6 Things Real Estate TV Shows Get Wrong

Real Estate TV Shows

We can’t seem to get enough of reality TV — especially when it comes to house hunting. I admit that when given the chance, I can happily sit and watch episodes for hours on end. As a full-time REALTOR®, I also have a front row seat to the show in real life. While there are many truths behind what you see on-screen, the actual experience for home buyers can be dramatically different than what’s portrayed on these popular shows.

1. The House Hunt Can Span Several Months

Obviously, the entire buying process can’t be squeezed into a one-hour segment. Networks pack the most punch in each episode by drastically simplifying the transaction. There is a lot going on behind the scenes related to financing, inspections, contracts, title work, appraisals, etc.

Find Your Home on RealEstate.com

Shows that follow buyers searching for new homes often highlight just a few properties as contenders. In reality, you may have to look at many options before you feel comfortable narrowing things down. I’ve had clients look at several dozen properties throughout the course of a year. On the other hand, you may not be faced with this dilemma at all. I’ve also had buyers purchase the very first house that they saw.

2. Mortgages Play a Much Larger Role

Viewers love seeing home shoppers in action. The character development and interesting properties are the makings of good entertainment. Most people tune out as soon as someone starts talking about loan amortization, basis points and principal payments. Nothing would tank a show’s ratings more than a topic as boring as home loans. However, don’t be fooled: Buying a house requires some serious financial backing and securing a loan is a major piece of the equation.

3. You Don’t Have to Fight With Your Partner

TV Networks tend to cast couples that don't see eye to eye with regard to wants and needs for their future homes. For viewers, watching the arguments play out can be the best part of the show.

Sure, there are times in real life where emotions run high when couples disagree during the home buying process. I have witnessed my fair share of marital spats at property tours. But more often than not, family members are on the same page about their high-level priorities. While a little bit of bickering is common, having a full-out family feud over finishes is certainly out of the ordinary.

4. The Business Aspect Isn’t All That Glamorous

Watching house hunting shows may give you the false impression that important strategy sessions are discussed at a restaurant or a café. This isn’t usually the case. A public setting is not the best place for a formal meeting. It can be distracting when you’re trying to review important information. Plus, you may not want others listening in on your conversation.

Putting together a fully executed agreement can span a few days when there are several rounds of counteroffers. This can be the most stressful aspect for both the buying and selling party.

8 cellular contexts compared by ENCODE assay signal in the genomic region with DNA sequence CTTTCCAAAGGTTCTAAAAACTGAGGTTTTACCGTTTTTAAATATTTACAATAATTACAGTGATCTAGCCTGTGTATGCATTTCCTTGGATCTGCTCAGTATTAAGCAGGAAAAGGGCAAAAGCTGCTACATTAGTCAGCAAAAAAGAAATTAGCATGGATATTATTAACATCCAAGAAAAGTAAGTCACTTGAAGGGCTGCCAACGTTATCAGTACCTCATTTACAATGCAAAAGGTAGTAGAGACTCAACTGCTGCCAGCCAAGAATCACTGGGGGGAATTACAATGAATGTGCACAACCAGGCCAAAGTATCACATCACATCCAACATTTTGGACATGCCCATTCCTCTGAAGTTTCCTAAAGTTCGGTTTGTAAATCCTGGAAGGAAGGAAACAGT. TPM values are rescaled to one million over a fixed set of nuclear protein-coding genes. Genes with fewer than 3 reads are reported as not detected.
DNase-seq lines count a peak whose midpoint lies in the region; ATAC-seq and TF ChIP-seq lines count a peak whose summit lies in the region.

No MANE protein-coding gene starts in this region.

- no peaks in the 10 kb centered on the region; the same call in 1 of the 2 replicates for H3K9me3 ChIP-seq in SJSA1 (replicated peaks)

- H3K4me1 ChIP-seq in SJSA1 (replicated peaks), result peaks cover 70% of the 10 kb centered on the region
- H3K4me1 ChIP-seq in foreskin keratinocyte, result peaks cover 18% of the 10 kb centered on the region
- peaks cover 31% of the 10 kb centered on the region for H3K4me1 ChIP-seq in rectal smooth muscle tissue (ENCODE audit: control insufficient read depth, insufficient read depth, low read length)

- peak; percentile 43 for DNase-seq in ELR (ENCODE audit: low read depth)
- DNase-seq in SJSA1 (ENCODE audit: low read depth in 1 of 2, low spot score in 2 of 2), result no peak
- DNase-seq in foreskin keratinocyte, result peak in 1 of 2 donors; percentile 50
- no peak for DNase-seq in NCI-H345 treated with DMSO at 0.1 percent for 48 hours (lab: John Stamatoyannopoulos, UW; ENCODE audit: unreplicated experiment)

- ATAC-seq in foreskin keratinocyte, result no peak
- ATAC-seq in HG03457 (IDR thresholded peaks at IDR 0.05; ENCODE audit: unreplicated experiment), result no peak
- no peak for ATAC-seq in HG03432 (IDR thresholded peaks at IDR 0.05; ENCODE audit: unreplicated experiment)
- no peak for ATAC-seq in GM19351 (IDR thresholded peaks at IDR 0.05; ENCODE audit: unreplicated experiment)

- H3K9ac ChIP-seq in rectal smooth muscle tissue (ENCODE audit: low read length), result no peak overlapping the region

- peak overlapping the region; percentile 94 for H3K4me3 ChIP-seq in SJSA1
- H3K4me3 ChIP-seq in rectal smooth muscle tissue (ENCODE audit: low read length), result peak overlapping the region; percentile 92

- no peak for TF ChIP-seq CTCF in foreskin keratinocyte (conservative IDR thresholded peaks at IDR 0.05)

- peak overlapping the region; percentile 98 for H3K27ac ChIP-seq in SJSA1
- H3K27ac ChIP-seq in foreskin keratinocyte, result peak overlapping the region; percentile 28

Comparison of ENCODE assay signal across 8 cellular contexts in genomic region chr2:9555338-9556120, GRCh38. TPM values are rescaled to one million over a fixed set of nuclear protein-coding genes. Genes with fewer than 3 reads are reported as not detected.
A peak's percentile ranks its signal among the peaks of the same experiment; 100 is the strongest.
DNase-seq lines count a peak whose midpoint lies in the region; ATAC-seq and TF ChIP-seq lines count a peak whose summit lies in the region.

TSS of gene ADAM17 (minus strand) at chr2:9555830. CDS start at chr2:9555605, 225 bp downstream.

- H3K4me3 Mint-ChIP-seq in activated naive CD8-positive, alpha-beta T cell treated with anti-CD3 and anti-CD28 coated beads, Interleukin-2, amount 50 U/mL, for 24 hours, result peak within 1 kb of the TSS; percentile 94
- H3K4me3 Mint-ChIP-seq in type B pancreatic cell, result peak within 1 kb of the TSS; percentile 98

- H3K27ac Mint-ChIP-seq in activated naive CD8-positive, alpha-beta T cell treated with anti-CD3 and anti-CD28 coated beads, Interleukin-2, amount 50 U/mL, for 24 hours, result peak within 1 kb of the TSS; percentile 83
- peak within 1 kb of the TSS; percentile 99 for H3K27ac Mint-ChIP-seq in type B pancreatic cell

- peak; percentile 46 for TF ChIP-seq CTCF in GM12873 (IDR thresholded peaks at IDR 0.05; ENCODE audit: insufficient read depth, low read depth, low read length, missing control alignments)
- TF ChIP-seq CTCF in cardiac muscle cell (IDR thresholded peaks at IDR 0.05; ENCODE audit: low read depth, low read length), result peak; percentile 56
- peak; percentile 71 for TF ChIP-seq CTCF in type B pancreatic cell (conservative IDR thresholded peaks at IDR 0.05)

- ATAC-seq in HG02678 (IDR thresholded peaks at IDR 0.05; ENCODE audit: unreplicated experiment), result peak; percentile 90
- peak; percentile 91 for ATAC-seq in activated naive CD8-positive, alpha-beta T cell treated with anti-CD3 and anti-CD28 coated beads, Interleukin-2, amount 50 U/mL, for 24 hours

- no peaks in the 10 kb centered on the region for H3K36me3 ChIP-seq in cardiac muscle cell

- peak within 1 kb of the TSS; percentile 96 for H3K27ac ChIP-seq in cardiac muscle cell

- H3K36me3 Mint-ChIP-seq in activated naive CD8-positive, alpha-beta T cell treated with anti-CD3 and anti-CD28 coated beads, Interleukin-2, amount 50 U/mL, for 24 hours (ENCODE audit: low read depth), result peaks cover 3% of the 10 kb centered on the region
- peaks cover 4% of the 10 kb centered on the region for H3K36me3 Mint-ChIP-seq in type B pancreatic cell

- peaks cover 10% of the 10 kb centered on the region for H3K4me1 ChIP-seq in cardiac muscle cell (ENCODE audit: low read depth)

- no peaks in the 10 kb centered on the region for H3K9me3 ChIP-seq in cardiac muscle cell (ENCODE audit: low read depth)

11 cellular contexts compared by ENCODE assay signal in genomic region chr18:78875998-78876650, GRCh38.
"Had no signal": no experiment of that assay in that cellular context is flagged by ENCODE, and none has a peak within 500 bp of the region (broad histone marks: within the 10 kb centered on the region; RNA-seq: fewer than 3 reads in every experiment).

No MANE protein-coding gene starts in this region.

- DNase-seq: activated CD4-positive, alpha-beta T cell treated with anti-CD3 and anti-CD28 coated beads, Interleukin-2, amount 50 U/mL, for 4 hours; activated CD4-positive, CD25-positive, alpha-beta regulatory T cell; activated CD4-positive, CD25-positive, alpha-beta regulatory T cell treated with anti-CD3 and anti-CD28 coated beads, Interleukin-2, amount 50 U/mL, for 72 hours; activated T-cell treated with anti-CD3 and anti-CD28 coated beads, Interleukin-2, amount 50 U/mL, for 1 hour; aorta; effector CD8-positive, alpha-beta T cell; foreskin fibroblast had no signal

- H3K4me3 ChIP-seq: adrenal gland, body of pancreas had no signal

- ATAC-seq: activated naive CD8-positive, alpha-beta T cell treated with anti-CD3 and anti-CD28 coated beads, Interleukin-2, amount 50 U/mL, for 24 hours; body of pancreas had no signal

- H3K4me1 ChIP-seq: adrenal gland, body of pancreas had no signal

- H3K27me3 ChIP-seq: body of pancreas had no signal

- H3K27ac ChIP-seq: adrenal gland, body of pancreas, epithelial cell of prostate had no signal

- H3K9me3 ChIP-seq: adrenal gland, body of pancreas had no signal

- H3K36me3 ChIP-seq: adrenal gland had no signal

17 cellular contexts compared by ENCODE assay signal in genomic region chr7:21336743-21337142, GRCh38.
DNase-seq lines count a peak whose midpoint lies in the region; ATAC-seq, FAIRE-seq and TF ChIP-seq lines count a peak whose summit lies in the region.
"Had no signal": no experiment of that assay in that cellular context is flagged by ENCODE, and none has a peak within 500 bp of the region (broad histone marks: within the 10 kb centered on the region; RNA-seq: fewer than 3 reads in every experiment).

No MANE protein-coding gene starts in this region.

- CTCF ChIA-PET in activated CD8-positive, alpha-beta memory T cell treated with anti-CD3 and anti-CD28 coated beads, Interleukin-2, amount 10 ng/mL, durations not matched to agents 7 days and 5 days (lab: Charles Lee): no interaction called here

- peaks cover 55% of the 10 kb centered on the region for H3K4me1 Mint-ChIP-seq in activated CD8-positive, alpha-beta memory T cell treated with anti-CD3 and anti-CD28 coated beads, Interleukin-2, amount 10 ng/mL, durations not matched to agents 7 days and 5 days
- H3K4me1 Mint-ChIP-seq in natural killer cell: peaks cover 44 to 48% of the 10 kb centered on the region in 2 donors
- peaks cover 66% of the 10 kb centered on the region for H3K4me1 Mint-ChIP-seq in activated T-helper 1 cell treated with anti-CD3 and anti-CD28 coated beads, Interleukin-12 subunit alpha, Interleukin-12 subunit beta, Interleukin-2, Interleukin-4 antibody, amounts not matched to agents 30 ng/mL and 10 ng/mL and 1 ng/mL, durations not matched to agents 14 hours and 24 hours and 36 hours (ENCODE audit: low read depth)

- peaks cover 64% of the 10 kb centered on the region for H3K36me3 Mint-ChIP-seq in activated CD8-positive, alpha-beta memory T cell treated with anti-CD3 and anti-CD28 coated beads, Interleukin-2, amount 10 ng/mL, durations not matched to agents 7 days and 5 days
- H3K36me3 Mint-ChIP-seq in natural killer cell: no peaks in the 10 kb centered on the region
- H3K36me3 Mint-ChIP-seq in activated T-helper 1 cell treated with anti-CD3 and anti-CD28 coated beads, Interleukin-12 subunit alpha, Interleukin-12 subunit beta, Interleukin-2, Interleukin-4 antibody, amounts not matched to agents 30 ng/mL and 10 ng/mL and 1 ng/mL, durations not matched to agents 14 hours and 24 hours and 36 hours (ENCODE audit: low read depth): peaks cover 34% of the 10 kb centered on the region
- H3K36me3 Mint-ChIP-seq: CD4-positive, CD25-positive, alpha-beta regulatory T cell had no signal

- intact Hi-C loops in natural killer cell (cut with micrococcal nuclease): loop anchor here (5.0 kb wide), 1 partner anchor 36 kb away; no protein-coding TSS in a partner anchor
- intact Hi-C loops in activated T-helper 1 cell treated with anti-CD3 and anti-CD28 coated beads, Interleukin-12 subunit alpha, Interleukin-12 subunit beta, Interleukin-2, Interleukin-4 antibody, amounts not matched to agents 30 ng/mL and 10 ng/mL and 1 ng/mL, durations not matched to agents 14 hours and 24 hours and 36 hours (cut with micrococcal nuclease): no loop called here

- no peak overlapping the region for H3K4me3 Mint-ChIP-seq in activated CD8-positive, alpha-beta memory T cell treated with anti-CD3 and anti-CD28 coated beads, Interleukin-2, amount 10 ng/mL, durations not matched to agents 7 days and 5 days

When it comes to negotiating, it’s not always a one and done deal. Reality TV under-exaggerated the anticipation that buyers feel as they wait for a response from a seller. Putting together a fully executed agreement can span a few days during which there are several rounds of counteroffers. This can be the most stressful aspect for both the buying and selling parties.

Some negotiating can happen face to face, but the majority is done over the phone or by email. With the popularity of electronic signature software, most contracts can be signed virtually, meaning buyers and their agents no longer need to meet in person.

5. Your Real Estate Agent May Not Be the Best Source for Renovation Costs

On TV, real estate agents are often depicted as experts in a wide range of roles, from quoting renovation figures to sketching out kitchen layouts. While you may meet many agents who have experience in several aspects of real estate, you will be hard-pressed to find one that hits on every area of the general contracting spectrum.

It’s important to understand the services that your real estate agent provides, which are generally related to helping you understand your local real estate market, finding a home, negotiating contracts and keeping the closing on track. Performing home inspections, budgeting for renovations and providing legal advice typically fall outside the scope of a real estate agent’s job. Your agent may be in a position to provide some basic guidance, but bringing in the right specialists is key.

6. It’s Not Always a Happy Ending

Despite drama and hurdles, is seems like TV buyers always make out in the end. Whether you’re watching a house hunting show or a renovation series, you'll notice that all of the loose ends tend to get wrapped up in a nice bow by the conclusion of the episode. The good news is that most buyers experience happy outcomes in their home searches and renovation projects, but it’s not a guarantee. Buyers’ offers get rejected, homes fail inspections, financing falls through — these are the daily realities that don’t fit the formula laid out by networks.